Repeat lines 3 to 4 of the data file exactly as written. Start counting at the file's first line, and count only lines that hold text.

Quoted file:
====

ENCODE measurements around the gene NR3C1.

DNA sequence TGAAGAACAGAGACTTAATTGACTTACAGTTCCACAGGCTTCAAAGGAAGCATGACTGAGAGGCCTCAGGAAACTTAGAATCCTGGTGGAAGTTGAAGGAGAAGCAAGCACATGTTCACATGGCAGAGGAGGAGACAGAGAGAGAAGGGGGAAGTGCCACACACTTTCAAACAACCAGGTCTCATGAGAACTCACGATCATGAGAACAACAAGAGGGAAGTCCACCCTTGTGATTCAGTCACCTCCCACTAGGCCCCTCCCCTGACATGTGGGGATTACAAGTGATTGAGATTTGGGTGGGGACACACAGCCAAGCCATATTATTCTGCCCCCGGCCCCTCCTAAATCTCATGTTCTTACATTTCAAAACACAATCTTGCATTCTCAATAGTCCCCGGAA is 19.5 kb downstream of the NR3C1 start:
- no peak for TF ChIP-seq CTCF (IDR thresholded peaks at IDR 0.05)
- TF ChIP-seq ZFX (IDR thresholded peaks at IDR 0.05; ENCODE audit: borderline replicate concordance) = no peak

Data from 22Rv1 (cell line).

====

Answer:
- no peak for TF ChIP-seq CTCF (IDR thresholded peaks at IDR 0.05)
- TF ChIP-seq ZFX (IDR thresholded peaks at IDR 0.05; ENCODE audit: borderline replicate concordance) = no peak